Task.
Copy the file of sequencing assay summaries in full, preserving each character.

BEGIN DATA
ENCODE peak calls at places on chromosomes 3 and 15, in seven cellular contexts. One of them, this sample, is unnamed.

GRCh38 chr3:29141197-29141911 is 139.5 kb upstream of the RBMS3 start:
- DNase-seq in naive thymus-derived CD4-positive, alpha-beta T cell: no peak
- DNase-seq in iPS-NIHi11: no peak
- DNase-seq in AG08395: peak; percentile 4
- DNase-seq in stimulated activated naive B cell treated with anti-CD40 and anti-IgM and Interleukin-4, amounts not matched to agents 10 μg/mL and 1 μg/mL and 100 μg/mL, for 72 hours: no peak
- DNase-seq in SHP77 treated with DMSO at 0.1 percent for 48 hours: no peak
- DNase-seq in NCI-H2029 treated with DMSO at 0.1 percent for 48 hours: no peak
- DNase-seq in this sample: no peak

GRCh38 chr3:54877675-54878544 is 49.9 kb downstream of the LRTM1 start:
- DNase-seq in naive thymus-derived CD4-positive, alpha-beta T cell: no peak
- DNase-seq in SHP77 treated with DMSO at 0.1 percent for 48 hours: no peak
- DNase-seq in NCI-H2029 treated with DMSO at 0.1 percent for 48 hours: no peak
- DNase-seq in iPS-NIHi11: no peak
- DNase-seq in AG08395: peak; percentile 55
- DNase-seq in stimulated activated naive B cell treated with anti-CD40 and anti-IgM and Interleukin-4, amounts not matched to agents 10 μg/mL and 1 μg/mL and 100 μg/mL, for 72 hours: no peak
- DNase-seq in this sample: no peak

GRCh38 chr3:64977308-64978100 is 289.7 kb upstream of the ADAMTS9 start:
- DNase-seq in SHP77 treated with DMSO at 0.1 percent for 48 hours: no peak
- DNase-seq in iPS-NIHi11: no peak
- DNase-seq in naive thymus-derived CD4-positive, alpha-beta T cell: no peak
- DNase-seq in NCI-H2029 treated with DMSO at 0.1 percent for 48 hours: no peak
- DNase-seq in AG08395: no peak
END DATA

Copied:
ENCODE peak calls at places on chromosomes 3 and 15, in seven cellular contexts. One of them, this sample, is unnamed.

GRCh38 chr3:29141197-29141911 is 139.5 kb upstream of the RBMS3 start:
- DNase-seq in naive thymus-derived CD4-positive, alpha-beta T cell: no peak
- DNase-seq in iPS-NIHi11: no peak
- DNase-seq in AG08395: peak; percentile 4
- DNase-seq in stimulated activated naive B cell treated with anti-CD40 and anti-IgM and Interleukin-4, amounts not matched to agents 10 μg/mL and 1 μg/mL and 100 μg/mL, for 72 hours: no peak
- DNase-seq in SHP77 treated with DMSO at 0.1 percent for 48 hours: no peak
- DNase-seq in NCI-H2029 treated with DMSO at 0.1 percent for 48 hours: no peak
- DNase-seq in this sample: no peak

GRCh38 chr3:54877675-54878544 is 49.9 kb downstream of the LRTM1 start:
- DNase-seq in naive thymus-derived CD4-positive, alpha-beta T cell: no peak
- DNase-seq in SHP77 treated with DMSO at 0.1 percent for 48 hours: no peak
- DNase-seq in NCI-H2029 treated with DMSO at 0.1 percent for 48 hours: no peak
- DNase-seq in iPS-NIHi11: no peak
- DNase-seq in AG08395: peak; percentile 55
- DNase-seq in stimulated activated naive B cell treated with anti-CD40 and anti-IgM and Interleukin-4, amounts not matched to agents 10 μg/mL and 1 μg/mL and 100 μg/mL, for 72 hours: no peak
- DNase-seq in this sample: no peak

GRCh38 chr3:64977308-64978100 is 289.7 kb upstream of the ADAMTS9 start:
- DNase-seq in SHP77 treated with DMSO at 0.1 percent for 48 hours: no peak
- DNase-seq in iPS-NIHi11: no peak
- DNase-seq in naive thymus-derived CD4-positive, alpha-beta T cell: no peak
- DNase-seq in NCI-H2029 treated with DMSO at 0.1 percent for 48 hours: no peak
- DNase-seq in AG08395: no peak